A combination of two ordinary materials – graphite and water – could produce energy storage systems that perform on par with lithium ion batteries, but recharge in a matter of seconds and have an almost indefinite lifespan. Dr Dan Li, of the Monash University Department of Materials Engineering, and his research team have been working with a material called graphene, which could form the basis of the next generation of ultrafast energy storage systems. “Once we can properly manipulate this material, your iPhone, for example, could charge in a few seconds, or possibly faster.” said Dr Li.
Graphene is the result of breaking down graphite, a cheap, readily available material commonly used in pencils, into layers one atom thick. In this form, it has remarkable properties. Graphene is strong, chemically stable, an excellent conductor of electricity and, importantly, has an extremely high surface area. Dr Li said these qualities make graphene highly suitable for energy storage applications.
The reason graphene isn’t being used everywhere is that these very thin sheets, when stacked into a usable macrostructure, immediately bond together, reforming graphite. When graphene restacks, most of the surface area is lost and it doesn’t behave like graphene anymore.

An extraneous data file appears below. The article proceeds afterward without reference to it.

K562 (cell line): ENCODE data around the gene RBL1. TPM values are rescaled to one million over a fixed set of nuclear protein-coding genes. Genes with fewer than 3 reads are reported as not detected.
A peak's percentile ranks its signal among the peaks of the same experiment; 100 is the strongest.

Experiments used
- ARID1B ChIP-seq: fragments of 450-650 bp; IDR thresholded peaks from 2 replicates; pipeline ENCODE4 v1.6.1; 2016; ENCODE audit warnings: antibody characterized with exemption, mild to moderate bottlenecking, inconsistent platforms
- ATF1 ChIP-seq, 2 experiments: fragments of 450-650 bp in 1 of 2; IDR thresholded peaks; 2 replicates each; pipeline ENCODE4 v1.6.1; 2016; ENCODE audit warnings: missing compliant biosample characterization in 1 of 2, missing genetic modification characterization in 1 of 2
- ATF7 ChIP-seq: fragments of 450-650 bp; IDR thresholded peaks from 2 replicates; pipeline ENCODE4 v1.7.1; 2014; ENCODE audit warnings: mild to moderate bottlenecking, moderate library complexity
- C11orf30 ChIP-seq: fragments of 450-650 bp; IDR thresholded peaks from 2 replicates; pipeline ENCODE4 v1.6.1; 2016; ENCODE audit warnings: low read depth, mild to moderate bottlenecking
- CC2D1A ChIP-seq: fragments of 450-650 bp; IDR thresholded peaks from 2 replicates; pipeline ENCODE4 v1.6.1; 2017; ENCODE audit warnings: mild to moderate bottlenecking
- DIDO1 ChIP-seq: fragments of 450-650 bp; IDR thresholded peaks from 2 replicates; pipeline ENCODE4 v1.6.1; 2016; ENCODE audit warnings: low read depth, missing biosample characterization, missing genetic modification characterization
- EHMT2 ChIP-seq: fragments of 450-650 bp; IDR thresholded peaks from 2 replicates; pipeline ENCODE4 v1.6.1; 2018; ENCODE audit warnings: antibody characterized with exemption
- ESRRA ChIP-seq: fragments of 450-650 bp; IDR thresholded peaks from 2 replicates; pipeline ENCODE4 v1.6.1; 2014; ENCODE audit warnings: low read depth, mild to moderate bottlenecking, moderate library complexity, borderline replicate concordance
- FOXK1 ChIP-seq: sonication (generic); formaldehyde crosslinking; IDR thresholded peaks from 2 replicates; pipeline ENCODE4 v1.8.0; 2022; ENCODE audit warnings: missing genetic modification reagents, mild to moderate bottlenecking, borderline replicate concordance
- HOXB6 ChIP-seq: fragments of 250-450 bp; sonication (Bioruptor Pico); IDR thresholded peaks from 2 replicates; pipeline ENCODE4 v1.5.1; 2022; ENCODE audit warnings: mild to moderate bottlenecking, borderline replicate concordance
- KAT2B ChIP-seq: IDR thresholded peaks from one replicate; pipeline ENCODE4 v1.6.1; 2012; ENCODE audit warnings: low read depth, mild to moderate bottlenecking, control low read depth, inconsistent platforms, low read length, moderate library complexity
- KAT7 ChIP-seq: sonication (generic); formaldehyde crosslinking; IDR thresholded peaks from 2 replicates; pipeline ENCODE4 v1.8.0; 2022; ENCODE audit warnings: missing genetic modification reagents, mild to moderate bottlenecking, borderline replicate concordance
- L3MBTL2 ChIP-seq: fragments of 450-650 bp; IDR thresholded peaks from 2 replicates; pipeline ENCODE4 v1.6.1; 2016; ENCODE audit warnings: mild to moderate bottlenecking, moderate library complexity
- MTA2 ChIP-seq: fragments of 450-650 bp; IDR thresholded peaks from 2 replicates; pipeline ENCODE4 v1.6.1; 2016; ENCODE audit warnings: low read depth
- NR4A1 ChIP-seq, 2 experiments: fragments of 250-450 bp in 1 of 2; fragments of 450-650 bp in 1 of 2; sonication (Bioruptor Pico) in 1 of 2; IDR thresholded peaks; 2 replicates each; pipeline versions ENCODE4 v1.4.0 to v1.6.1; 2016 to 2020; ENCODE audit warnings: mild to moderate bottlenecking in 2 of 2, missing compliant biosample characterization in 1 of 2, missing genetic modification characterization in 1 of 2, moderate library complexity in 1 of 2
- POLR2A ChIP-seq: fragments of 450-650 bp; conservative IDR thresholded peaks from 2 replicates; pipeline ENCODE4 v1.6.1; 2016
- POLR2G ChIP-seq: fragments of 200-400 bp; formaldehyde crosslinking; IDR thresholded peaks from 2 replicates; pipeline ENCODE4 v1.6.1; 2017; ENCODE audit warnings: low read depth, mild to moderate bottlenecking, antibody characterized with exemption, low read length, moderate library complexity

Now, Dr Li and his team have discovered the key to maintaining the remarkable properties of separate graphene sheets: water. Keeping graphene moist – in gel form – provides repulsive forces between the sheets and prevents re-stacking, making it ready for real-world application. “The technique is very simple and can easily be scaled up. When we discovered it, we thought it was unbelievable. We’re taking two basic, inexpensive materials – water and graphite – and making this new nanomaterial with amazing properties,” said Dr Li.
When used in energy devices, graphene gel significantly outperforms current carbon-based technology, both in terms of the amount of charge stored and how fast the charges can be delivered. High-speed, reliable and cost-effective energy storage systems are critical for the future viability of electricity from renewable resources. These systems are also the key to large-scale adoption of electrical vehicles. Graphene gel is also showing promise for use in water purification membranes, biomedical devices and sensors.
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